VENICE, Italy (Reuters) – Forty years after actress Jean Seberg died, Kristin Stewart says she wants to show the world that the star of the French New Wave should be known for more than just her short haircut.
The 76th Venice Film Festival – Screening of the film “Seberg” in competition – Red Carpet Arrivals – Venice, Italy, August 30, 2019 – Actor Kristen Stewart poses. REUTERS/Yara Nardi
The 29-year-old plays the actress in a political thriller detailing how the FBI targeted Seberg in the late 1960s because of her personal and political links to African American civil rights activist Hakim Jamal.
Seberg began her career as a teenager, portraying Joan of Arc in Otto Preminger’s “Saint. Joan”. But it was her role in Jean-Luc Godard’s “Breathless” in 1960 that turned her in a French New Wave star.
The film titled “Seberg” starts with her meeting Jamal, played by Anthony Mackie, on a plane. FBI agents, played by Jack O’Connell and Vince Vaughn, tap her home as they seek to expose the affair and discredit the actress.
The film, which premieres at the Venice Film Festival on Friday in an out-of-competition screening, follows Seberg’s realization that she is being watched and the impact it has on her mental health and personal life.
“This person’s story is so tragic for all the right reasons and we should definitely know her for more than the short haircut and the movies,” Stewart told a news conference.
Director Benedict Andrews said viewers get to know Seberg “through the gaze of the FBI” in the movie.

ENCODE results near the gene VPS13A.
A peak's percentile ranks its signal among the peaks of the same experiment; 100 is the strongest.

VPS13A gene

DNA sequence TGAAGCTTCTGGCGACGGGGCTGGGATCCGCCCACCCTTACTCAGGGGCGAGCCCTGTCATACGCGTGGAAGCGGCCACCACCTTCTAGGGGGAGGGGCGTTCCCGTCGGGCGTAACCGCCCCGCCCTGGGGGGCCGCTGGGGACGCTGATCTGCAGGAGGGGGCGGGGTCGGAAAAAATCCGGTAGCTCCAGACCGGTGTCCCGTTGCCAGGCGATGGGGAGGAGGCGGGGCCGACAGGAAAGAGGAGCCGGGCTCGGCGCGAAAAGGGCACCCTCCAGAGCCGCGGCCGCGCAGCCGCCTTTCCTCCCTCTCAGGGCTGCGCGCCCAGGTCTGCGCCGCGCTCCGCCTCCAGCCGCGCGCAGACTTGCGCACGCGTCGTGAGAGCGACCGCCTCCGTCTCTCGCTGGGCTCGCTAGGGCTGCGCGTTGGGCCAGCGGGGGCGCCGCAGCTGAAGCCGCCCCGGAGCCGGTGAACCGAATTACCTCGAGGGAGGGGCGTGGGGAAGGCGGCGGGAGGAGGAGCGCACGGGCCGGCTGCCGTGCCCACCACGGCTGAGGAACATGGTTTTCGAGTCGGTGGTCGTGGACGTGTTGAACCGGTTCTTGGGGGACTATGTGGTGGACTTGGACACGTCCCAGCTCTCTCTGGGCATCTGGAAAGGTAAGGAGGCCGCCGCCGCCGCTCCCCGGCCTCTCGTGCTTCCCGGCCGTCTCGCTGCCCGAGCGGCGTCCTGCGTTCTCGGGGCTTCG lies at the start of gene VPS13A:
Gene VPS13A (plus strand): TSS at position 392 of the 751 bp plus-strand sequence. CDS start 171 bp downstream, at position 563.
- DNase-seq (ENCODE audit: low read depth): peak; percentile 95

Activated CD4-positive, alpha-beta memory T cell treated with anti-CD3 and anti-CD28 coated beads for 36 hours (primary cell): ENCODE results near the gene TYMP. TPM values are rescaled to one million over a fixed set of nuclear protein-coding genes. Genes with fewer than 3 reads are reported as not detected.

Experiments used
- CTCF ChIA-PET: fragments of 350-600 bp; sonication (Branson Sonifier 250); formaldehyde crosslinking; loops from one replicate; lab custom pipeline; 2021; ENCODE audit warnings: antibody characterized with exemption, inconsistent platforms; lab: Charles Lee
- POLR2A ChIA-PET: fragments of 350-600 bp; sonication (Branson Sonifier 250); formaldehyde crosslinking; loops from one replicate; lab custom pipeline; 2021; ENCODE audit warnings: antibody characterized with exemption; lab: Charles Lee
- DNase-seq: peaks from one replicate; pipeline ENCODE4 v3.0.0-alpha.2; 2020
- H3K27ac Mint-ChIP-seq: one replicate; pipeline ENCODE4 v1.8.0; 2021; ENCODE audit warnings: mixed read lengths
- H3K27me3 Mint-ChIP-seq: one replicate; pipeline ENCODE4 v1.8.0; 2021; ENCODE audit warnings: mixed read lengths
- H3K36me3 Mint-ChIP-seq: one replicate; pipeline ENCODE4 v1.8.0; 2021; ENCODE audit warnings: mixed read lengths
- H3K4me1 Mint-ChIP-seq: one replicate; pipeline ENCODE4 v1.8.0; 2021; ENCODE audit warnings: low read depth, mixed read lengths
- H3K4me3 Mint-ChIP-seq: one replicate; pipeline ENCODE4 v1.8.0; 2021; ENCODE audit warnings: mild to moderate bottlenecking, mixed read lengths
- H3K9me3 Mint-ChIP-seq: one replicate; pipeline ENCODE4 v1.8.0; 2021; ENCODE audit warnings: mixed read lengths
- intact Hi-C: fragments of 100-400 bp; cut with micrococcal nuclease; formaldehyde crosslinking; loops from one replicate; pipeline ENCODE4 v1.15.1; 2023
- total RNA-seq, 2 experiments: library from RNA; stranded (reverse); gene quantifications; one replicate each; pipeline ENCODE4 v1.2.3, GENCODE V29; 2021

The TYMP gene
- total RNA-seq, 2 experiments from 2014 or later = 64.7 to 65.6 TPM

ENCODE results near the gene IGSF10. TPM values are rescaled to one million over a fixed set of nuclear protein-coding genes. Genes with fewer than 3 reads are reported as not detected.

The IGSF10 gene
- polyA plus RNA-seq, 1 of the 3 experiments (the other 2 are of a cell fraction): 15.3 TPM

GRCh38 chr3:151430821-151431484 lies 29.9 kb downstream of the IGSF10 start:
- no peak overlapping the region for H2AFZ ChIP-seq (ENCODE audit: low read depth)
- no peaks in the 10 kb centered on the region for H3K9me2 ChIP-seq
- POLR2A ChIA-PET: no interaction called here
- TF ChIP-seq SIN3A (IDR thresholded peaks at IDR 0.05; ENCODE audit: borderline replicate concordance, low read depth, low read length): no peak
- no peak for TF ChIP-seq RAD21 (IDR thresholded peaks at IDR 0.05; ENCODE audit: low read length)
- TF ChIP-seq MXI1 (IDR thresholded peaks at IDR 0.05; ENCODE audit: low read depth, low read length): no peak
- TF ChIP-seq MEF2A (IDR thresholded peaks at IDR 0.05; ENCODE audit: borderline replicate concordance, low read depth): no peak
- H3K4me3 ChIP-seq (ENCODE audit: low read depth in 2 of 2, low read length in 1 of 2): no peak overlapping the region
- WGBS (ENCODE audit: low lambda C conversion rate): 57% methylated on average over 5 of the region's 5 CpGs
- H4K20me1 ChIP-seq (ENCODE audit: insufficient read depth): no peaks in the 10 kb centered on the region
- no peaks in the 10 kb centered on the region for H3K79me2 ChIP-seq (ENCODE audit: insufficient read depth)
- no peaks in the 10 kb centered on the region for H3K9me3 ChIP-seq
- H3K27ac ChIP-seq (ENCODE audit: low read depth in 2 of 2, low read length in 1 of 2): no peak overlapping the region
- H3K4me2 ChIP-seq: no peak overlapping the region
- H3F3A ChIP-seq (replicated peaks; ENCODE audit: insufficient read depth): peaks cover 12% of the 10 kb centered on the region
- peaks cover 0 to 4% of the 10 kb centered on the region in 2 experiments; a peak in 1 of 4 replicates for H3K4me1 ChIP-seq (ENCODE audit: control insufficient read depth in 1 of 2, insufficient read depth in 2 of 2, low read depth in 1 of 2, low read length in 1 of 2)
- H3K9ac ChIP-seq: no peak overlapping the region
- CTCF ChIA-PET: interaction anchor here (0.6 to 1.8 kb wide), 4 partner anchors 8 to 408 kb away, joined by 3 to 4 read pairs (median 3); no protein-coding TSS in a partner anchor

“To see that private life then used by the FBI to destroy her for political purposes I found was a very particular and a very special story, but also one that was startlingly relevant in 2019,” he said.
Seberg died on Aug. 30, 1979, aged 40.
Asked about actors being political today, Stewart she had no qualms in voicing her opinions.
“There’s this really sort of polarised climate that we’re living in right now, it’s not hard for me to wear my politics,” she said.
“It shows up in the work that I do and the people I associate myself with and the conversations that I have with individual journalists, day in and day out. I like that interaction. I’m so lucky to have it.”
Stewart, who found global fame as a teenager when she starred in the “Twilight” movies and will soon be seen in the “Charlie’s Angels” reboot, also said she now felt more comfortable living in the public eye.
“There’s a difference, and for a minute a couple years ago I definitely felt like ‘ugh, I have to like protect myself’, and I’m so completely unguarded now,” she said.
“It’s a beautiful feeling.”
Reporting By Marie-Louise Gumuchian and Helena Williams; Editing by Andrew Heavens
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